Figure 28
Search bar for query

The search result is displayed as shown in Figure 29. Select the query and click the OK button.

Figure 29
Search result displayed

After you click the OK button, the Prompts pop-up screen appears (Figure 30). 

Figure 30
Variable prompts

Note that the fields with an asterisk are mandatory in Figure 30. In the /ERP/H_GL_ACCT01 field (G/L account hierarchy) select Financial Statement Version from the drop-down list of options. In the older SAP versions, you had to load the hierarchies of general ledger (G/L), cost centers, and profit centers into BI every time you made a change to them. This is no longer required in the embedded BI of SAP S/4HANA as all the master and transactional data is accessed in real time. These parameters can also be saved as user-specific variants so that you do not have to type them each time. 

(Note: Implement SAP Note 2433659 in case your changes in G/L Account hierarchies are not reflected in Excel-based Analysis for office reports.)

Input the selection parameters in the variable prompt and click the OK button to display the report output in the next screens (Figures 31 to 33).  

CO-PA report output displays net result and key figures at each level of hierarchy as in Figure 31. Column A to Column R represent the CO-PA dimensions and their descriptions. The layout is fully customizable with various options available in Analysis add-in. These options are not in the scope of this article.

Figure 31
CO-PA report output

In Figure 32, you can input plan values of amounts in each period in the columns T to AE.

Figure 32
CO-PA report output – input-ready amount planning fields (columns T to AE)

In Figure 33, you can input plan values of quantities in each period in columns AG to AR.

Figure 33
CO-PA report output – input-ready quantity planning fields (columns AG to AR)

In Figures 32 and 33 (all three Figures 31 to 33 represent an entire spreadsheet) each column from T to AE in Figure 32 represents the amount fields, and AG to AR in Figure 33 represents the quantity fields. The amounts and quantities can be planned by each period in these columns. The system displays the net result at each level of the CO-PA dimension.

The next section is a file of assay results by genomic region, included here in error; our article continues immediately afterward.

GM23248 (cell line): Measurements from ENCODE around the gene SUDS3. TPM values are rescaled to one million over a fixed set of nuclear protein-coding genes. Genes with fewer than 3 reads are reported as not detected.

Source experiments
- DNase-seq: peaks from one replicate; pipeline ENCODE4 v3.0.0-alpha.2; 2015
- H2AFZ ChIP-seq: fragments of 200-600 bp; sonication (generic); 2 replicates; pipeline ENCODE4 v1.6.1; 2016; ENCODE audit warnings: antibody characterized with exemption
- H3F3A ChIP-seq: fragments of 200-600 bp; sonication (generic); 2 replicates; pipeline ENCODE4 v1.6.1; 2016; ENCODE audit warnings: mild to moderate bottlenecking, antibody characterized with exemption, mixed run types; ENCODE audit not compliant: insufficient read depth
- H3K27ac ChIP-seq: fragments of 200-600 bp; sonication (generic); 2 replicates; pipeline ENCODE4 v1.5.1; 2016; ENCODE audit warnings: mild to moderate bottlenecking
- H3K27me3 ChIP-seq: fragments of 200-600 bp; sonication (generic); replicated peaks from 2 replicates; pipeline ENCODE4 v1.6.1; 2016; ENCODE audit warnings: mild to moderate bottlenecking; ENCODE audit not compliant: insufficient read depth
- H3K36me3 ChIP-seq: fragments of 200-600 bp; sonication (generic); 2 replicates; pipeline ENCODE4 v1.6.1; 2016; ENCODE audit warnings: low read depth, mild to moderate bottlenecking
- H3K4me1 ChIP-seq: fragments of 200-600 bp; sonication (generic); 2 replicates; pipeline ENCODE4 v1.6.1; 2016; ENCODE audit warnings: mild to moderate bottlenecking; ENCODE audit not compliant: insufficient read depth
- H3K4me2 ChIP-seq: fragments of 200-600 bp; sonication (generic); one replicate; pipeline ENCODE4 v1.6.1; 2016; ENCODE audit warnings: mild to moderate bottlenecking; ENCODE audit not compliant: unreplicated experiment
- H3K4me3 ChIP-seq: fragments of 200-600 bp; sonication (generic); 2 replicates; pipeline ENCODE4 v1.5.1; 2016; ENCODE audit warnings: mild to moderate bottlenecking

To plan for a new CO-PA segment, enter the new characteristic values in the blank rows highlighted in the green box in Figure 34.

Figure 34
Planning rows

The number of rows can be increased or decreased based on the CO-PA dimensions to be planned by clicking the Display Design Panel option as shown in Figure 35.

Figure 35
Design panel

Once the design panel is enabled, click the Components button as shown in Figure 36 and then double-click Crosstab 1 (highlighted in green box) in Figure 36. Increase or decrease the number of lines by selecting the up and down arrows in the Planning Number of new lines field. 

Figure 36
Increase or decrease the number of plan input rows in the Excel Add-in Analysis menu option

After you enter planning amounts and quantities in Period 1 to Period 5 as shown in Figure 37, click Save Data (Figure 38). You can get to the columns by scrolling over to the right on the spreadsheet. 

Figure 37
Planning amounts and quantities

Figure 38
Click Save Data

This step updates the plan cubes with the plan values and they then can be used for reporting plan or actual variances through MultiProviders. Remember that actual values from the SAP S/4HANA system are updated in real time in actual SAP BW cubes. 

Various reporting requirements can be met using the steps detailed above. For example, you might want separate reports for plan only, plan versus actual, and actual reporting. Exit variables can be used to create reports based on dynamic variables such as rolling period forecasts. 

There are various advantages to building CO-PA reports based on the embedded SAP BW technology compared with conventional CO-PA reporting in SAP ERP Central Component (ECC). Several advantages are listed below; however, you still have to rely on traditional Report Painter reports for costing-based CO-PA. 

Advantages of CO-PA reporting through SAP BPC Optimized for SAP S/4HANA include:

  • You can override a limitation of nine leading CO-PA characteristics. This feature enables a contribution margin to be analyzed by more than nine leading characteristics that previously were part of a limitation. In this example, users can analyze a margin by seven levels of product hierarchy plus any additional dimensions.
  • Real-time replication of G/L account, cost centers, or profit center hierarchies (eliminates the data load task)
  • Excel-based output for users
  • Reports can be saved as workbooks and refreshed for updated data

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Rajesh Phanibatla

Rajesh Phanibatla ( is an SAP FI/CO architect at Hitachi Consulting US SAP Practice. With more than 13 years of consulting experience, Rajesh has been part of SAP full lifecycle implementation, enhancement, and production support projects. He has been part of SAP S/4HANA and SFIN Add-on (version 1.0 and release 1503) implementations.